The Weekly Numbers Report
by Deanna Cantrell
For many, including myself, science served as not only a resource to quench unending curiosity about the mechanics of the universe, origin of species, as well as countless other burning questions about the world we live in as well as the cosmos; science also served as a starting point of my own secular journey. In years since, meeting countless others who share the same world view, I have found that I am not alone. Many secularists begin questioning faith through scientific fact. If x is true, then how can y be true if they contradict? Is the same true for scientists? What about philosophers? Can those immersed in a field where faith is in direct contradiction with fact manage to hold on to belief?
It is widely accepted fact that politics and religious affiliation are part in parcel. Even though politicians are sworn to uphold the Constitution and keep their personal beliefs at home, it is clearly seen that the majority of politicians try to appeal to certain demographics come election time.
Just this week, in news regarding the ongoing saga of Kim Davis, Kentucky County clerk who was jailed for contempt of court after ignoring repeated court orders to issue marriage licenses to same sex couples, Kentucky Senator Rand Paul came to her defense. He previously called putting Davis in jail was “absurd.” He said, “I think it’s a real mistake and even those on the other side of the issue, I think it sets their movement back,” Paul said. Governor Mike Huckabee, Louisiana Governor Bobby Jindal, and Wisconsin Governor Scott Walker were also among supporters for Davis.
Curious about the affiliation of your representative?
The Kim Davis story raises a basic question: To what extent should we allow people to break the law if their religious views are in conflict with it? It’s possible to take that question to an extreme that even Senator Paul might find absurd: imagine, for example, a jihadist whose interpretation of the Koran suggested that he should be allowed to behead infidels and apostates. Should he be allowed to break the law? Or—to consider a less extreme case—imagine an Islamic-fundamentalist county clerk who would not let unmarried men and women enter the courthouse together, or grant marriage licenses to unveiled women. For Rand Paul, what separates these cases from Kim Davis’? The biggest difference, I suspect, is that Senator Paul agrees with Kim Davis’s religious views but disagrees with those of the
The line between theism and politics may be an easy one to draw; the United States, for now, still holds a theistic majority in population with 78.3% identifying with some sort of faith. Elections are about policy, but the ugly truth is that they are also a popularity contest. What about those who rely on just fact? How many philosophers and scientists manage to keep the faith?
To quote Lawrence Krauss in his new article, All Scientists Should Be Militant Atheists
In science, of course, the very word “sacred” is profane. No ideas, religious or otherwise, get a free pass. The notion that some idea or concept is beyond question or attack is anathema to the entire scientific undertaking. This commitment to open questioning is deeply tied to the fact that science is an atheistic enterprise. “My practice as a scientist is atheistic,” the biologist J.B.S. Haldane wrote, in 1934. “That is to say, when I set up an experiment I assume that no god, angel, or devil is going to interfere with its course and this assumption has been justified by such success as I have achieved in my professional career.” It’s ironic, really, that so many people are fixated on the relationship between science and religion: basically, there isn’t one. In my more than thirty years as a practicing physicist, I have never heard the word “God” mentioned in a scientific meeting. Belief or nonbelief in God is irrelevant to our understanding of the workings of nature—just as it’s irrelevant to the question of whether or not citizens are obligated to follow the law.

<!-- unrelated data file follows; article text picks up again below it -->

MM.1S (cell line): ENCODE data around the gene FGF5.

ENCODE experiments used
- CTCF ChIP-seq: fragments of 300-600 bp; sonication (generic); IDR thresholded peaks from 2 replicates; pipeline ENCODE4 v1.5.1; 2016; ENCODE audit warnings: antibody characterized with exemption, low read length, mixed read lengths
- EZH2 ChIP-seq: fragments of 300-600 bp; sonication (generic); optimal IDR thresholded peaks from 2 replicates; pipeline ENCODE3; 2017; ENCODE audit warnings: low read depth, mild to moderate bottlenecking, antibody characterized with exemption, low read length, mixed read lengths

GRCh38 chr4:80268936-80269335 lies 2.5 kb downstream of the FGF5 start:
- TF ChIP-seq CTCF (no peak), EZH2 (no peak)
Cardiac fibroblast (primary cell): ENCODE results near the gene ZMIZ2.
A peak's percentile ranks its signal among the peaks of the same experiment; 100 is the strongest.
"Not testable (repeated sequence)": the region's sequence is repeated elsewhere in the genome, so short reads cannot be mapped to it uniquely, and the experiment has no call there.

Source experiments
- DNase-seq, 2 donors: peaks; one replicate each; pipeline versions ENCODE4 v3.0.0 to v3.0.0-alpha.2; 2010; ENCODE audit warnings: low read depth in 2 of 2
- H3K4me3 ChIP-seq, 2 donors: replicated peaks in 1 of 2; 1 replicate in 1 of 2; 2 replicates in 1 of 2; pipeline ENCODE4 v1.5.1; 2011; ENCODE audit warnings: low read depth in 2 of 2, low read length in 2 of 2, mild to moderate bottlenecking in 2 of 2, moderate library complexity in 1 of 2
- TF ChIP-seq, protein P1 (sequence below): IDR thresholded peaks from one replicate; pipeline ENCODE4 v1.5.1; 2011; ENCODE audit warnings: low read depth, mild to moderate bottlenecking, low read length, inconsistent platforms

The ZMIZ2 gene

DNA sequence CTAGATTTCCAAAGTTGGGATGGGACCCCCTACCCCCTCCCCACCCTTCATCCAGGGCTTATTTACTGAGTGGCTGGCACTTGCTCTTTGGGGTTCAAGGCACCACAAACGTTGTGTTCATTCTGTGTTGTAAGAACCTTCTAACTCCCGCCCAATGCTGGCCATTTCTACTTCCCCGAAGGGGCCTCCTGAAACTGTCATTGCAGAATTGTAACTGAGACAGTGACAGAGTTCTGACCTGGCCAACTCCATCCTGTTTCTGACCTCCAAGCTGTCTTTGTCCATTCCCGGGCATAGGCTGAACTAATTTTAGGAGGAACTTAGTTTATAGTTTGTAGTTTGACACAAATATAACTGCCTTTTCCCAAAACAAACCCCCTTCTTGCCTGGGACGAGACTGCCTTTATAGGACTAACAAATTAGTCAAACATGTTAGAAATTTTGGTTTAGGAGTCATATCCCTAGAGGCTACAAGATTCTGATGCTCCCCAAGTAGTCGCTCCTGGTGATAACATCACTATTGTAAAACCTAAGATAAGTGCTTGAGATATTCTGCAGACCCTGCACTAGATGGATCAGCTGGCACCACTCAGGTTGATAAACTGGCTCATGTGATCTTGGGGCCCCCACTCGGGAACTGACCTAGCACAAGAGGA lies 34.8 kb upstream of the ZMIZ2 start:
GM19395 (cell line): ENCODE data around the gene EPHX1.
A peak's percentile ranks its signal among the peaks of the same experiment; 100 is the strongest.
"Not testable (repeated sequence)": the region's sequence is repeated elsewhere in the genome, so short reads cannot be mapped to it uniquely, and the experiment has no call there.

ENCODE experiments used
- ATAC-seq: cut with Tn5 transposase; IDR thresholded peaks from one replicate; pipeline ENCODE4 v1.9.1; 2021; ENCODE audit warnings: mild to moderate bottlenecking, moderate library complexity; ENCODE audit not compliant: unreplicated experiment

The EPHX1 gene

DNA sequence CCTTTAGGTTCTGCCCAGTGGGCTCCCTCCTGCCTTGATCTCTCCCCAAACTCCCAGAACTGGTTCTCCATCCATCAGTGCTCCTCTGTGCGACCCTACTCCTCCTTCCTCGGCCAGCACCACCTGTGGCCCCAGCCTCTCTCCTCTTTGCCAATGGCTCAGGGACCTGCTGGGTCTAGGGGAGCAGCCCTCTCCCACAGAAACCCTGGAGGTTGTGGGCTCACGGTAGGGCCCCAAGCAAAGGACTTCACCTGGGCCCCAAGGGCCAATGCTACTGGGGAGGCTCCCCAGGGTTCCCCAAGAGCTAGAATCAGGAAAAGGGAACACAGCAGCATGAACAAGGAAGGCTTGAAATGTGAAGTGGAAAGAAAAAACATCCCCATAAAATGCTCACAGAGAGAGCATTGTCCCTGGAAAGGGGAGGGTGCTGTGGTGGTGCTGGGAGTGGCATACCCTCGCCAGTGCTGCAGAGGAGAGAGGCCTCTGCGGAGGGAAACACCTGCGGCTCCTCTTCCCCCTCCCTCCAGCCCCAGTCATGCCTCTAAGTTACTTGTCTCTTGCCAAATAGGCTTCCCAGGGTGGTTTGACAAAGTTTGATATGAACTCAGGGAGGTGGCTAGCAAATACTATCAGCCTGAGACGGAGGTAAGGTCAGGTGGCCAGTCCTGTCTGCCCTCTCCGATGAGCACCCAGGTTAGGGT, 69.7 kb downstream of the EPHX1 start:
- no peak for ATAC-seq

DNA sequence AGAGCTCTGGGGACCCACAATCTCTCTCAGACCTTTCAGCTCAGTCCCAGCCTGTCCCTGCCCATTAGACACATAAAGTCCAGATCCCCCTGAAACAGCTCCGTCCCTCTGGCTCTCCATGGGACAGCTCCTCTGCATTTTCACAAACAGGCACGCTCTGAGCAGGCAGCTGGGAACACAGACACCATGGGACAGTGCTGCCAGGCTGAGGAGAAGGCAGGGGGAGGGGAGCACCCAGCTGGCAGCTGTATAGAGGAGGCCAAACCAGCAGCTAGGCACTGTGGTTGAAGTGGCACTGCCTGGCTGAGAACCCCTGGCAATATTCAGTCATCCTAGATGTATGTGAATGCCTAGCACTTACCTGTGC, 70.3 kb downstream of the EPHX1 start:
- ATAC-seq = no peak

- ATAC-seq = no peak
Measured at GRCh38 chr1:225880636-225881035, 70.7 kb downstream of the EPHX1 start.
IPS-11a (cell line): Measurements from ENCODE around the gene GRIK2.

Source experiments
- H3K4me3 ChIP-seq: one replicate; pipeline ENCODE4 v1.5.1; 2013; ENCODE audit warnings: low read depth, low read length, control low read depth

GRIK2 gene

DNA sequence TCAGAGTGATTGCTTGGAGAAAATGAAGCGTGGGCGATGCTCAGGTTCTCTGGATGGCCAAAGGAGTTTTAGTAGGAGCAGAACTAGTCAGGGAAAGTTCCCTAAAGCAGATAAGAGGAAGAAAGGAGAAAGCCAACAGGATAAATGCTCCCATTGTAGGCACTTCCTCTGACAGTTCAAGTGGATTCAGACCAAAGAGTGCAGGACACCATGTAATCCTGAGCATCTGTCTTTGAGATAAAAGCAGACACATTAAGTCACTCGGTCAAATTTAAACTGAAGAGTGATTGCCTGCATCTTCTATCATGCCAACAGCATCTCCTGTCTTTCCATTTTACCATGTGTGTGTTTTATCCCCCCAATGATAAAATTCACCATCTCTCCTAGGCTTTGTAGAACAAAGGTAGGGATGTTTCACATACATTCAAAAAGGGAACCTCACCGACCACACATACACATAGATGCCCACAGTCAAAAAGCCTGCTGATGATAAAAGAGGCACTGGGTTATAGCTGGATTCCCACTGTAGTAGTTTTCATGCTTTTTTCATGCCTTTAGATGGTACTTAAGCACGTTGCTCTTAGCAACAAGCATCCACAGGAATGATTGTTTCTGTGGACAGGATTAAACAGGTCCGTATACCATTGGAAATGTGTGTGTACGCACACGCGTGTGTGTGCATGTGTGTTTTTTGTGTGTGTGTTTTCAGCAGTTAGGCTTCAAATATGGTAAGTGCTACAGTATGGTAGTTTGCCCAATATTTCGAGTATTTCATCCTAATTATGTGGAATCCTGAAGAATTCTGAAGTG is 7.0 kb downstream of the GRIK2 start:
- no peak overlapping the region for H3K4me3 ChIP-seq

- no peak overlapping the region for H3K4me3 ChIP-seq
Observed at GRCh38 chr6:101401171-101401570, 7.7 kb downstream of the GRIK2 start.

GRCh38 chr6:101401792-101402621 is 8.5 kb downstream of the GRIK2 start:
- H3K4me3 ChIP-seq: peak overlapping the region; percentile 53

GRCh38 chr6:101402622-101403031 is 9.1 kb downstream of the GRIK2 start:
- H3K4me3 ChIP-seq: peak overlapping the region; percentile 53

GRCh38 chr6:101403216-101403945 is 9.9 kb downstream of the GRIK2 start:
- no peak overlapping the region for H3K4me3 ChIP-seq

How do the numbers measure up to Mr. Krauss’ thesis? A survey of scientists who are members of the American Association for the Advancement of Science, conducted by the Pew Research Center for the People & the Press in May and June 2009, finds that members of this group are, on the whole, much less religious than the general public. Indeed, the survey shows that scientists are roughly half as likely as the general public to believe in God or a higher power. According to the poll, just over half of scientists (51%) believe in some form of deity or higher power; specifically, 33% of scientists say they believe in God, while 18% believe in a universal spirit or higher power. As for philosophers, 93% either doubt God or disbelieve in God, up from an astonishing 85% in 1933 and 73% in 1914. Some 73% of philosophers are atheist, with only 15% being theists
Faith can exist among the scientific community. The human mind has an amazing power to compartmentalize. Perhaps faith can be such a part of the fabric of a person’s identity that no matter how much knowledge one has to disprove the existence of a deity, one’s faith can managed to be tucked away in a safe place. A place impermeable to data, theory…a sort of God-shaped box.
Footnotes courtesy of the SPI Secular Resource Guide